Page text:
I had a horrific nightmare Monday night, one of the worst I have ever had in my life. As a result, I ended up losing most of Tuesday. Losing Tuesday means I spent a chunk of the afternoon crying and generally being freaked out. I tried to meditate, and started crying. My dog Rosie, who is not usually the sort of dog to try and comfort me, forced her way onto my lap and stuck her face against mine until I calmed down. Yesterday and today, I spent time figuring out what happened with a much clearer head, and I’m moving forward again. Days like Tuesday, any day when I have a huge bout of sadness or anxiety, is kind of like having a fever. Although it sucks and it’s disruptive, it’s doing something useful for me. It’s burning through emotions that I need to vent. Like with a fever, I have to keep an eye on it to make sure it doesn’t get dangerous, but most of the time, it burns itself out and then I’m all right. Often better than all right. And like with a fever, if I ignore it or try to work through it, I only end up making myself sicker.
In other words, here’s what I’m coming to terms with: I have a severe chronic illness. I have a disability. Just saying that is really hard, and makes me realize how much internalized ableism I have going on. Something in my mind (and I should stress, this is for me only, not other people that I know) equates me accepting my disability with being useless or weak. My mental illness is a disability. I’m still coming to terms with that. “Disability” is something my family had a horror of. They’d say things like “Did you hear about Jim? He had to go on disability,” said in tones usually reserved for things like “he got a girl pregnant”. The times that I thought about applying for disability, I was always discouraged from doing so, because for my family–and to be honest, for some of my therapists–that was the equivalent of me “giving up”. It meant that I’d lost the fight against my mental illness. That I was giving in to it. It meant that I’d never accomplish anything again.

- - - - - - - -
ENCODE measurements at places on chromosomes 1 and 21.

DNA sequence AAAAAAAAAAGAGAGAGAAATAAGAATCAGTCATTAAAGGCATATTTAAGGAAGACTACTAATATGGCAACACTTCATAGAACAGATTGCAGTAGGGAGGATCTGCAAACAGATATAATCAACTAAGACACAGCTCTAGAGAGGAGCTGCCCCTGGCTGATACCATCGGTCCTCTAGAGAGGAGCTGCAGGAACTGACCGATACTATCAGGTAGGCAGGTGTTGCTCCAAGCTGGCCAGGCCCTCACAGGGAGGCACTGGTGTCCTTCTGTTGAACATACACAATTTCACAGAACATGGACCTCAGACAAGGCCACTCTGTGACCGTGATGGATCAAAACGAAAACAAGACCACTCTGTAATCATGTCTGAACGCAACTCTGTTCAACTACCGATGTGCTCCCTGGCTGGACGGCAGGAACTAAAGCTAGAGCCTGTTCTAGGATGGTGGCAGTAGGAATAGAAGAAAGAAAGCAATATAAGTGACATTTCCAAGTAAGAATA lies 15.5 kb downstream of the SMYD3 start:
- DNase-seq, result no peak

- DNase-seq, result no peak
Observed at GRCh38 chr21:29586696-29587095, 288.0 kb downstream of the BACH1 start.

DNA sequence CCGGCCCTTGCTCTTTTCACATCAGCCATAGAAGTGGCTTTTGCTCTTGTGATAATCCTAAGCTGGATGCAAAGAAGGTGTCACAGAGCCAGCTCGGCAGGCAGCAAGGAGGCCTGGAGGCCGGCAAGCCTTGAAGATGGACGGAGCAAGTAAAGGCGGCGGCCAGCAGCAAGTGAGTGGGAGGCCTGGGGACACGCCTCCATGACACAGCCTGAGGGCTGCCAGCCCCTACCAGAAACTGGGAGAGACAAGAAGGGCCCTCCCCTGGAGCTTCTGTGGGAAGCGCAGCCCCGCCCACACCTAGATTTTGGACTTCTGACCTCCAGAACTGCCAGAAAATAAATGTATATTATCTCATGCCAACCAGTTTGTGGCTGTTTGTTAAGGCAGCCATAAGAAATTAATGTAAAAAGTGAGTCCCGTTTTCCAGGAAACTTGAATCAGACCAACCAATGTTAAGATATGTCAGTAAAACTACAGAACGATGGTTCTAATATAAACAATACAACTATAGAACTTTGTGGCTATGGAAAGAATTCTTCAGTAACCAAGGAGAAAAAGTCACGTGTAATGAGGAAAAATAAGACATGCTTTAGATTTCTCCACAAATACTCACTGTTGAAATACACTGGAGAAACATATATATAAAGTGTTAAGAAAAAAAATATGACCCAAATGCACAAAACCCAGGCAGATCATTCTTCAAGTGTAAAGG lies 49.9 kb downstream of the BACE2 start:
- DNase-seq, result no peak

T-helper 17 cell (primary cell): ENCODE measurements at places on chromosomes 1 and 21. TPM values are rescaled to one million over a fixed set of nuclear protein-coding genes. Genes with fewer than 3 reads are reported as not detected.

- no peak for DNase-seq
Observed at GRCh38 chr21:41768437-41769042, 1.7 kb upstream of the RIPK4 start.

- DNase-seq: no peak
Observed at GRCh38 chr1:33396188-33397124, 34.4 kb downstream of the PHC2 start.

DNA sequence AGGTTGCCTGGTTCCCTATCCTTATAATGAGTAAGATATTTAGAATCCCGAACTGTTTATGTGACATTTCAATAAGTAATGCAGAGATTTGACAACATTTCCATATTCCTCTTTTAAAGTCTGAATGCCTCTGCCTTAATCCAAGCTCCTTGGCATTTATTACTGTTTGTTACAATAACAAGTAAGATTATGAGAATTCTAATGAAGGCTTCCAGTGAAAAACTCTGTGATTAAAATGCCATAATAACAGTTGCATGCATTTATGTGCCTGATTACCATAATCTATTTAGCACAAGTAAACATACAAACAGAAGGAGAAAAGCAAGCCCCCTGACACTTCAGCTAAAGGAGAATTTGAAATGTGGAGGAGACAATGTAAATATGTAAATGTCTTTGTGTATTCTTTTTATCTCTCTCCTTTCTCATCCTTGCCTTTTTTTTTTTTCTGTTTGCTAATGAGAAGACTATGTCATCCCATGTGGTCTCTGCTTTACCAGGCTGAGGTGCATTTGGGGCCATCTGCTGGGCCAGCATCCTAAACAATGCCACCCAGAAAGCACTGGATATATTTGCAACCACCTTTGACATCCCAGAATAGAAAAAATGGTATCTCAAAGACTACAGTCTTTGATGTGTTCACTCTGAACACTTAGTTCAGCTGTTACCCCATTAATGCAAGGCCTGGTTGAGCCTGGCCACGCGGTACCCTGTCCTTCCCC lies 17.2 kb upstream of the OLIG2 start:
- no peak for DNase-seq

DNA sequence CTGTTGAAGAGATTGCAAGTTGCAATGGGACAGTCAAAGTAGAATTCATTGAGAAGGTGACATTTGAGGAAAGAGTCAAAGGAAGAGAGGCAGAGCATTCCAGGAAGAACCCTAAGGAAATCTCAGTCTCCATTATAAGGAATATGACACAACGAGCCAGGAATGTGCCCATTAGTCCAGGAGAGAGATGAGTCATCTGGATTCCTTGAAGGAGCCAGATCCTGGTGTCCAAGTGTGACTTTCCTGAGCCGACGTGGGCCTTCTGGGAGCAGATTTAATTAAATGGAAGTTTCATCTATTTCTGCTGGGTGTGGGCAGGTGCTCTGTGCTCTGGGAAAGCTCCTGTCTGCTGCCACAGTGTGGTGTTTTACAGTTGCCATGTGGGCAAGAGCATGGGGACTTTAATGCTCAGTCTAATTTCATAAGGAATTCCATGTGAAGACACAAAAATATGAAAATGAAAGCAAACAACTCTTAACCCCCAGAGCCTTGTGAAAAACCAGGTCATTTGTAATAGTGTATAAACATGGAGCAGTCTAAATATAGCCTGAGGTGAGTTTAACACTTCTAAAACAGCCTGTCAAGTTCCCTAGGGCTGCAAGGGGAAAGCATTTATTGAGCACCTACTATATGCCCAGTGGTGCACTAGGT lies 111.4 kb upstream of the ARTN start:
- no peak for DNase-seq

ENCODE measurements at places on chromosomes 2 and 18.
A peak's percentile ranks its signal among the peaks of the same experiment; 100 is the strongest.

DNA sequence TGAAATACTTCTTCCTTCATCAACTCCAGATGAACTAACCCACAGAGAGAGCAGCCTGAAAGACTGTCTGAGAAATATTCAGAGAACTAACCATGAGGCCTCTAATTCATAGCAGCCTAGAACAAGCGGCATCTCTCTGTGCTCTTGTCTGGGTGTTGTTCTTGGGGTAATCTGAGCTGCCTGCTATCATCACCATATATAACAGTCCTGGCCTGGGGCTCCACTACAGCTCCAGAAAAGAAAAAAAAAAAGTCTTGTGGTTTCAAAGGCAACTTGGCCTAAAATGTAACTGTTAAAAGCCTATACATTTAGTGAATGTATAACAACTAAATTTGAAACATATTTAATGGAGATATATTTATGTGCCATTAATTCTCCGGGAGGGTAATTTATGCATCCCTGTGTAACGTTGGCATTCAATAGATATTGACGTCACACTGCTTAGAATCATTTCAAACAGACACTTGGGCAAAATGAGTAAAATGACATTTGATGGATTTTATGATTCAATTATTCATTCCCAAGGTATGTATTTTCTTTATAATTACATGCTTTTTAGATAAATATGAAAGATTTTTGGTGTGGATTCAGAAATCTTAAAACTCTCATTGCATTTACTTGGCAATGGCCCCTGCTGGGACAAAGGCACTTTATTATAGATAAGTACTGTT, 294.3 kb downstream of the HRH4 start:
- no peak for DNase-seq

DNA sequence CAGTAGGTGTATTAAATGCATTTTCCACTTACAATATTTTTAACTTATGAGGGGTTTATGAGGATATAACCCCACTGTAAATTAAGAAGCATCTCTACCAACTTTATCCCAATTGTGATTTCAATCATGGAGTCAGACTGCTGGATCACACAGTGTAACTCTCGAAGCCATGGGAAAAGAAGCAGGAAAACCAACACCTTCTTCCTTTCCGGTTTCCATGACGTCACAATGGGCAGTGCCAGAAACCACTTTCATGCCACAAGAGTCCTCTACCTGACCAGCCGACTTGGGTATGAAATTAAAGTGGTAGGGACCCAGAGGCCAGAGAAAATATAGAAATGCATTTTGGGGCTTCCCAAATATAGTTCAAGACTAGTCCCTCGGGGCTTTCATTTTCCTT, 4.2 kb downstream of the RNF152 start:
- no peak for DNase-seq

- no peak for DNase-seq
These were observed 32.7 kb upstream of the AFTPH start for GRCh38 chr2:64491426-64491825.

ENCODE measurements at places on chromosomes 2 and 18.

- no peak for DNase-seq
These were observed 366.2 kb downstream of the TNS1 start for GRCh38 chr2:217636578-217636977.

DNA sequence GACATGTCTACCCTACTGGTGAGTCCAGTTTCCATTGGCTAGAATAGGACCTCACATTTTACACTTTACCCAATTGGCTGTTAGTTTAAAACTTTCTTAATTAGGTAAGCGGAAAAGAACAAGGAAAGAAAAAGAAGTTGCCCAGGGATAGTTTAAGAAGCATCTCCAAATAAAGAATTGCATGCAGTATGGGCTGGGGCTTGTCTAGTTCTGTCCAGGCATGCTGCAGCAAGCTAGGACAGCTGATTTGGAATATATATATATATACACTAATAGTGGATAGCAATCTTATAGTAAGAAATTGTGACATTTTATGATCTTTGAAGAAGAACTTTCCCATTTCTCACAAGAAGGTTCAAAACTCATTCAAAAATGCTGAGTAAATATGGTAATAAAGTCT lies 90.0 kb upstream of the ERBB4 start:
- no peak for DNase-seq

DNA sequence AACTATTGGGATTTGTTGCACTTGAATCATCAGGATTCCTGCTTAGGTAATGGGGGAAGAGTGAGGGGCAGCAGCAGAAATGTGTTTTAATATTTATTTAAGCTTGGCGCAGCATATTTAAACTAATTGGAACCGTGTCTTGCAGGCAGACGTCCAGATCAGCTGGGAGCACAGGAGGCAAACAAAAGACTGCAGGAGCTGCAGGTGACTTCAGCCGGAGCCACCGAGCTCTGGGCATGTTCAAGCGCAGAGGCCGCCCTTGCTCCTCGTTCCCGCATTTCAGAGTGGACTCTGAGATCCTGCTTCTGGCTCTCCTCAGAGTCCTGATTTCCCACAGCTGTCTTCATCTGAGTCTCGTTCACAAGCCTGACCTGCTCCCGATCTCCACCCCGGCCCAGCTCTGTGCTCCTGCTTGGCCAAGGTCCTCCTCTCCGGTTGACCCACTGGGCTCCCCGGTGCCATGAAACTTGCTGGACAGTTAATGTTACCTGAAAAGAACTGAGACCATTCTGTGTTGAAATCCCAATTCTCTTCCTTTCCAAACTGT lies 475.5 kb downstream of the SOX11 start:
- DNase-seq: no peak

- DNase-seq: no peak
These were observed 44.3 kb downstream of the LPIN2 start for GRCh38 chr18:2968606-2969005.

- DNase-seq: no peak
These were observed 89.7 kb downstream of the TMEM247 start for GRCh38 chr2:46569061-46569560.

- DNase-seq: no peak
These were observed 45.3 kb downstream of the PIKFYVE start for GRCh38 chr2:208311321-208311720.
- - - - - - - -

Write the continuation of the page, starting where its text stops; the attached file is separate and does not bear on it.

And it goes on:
But that isn’t true. The only thing that’s true about me being disabled is that I can’t do things the same way as other people do. That’s it.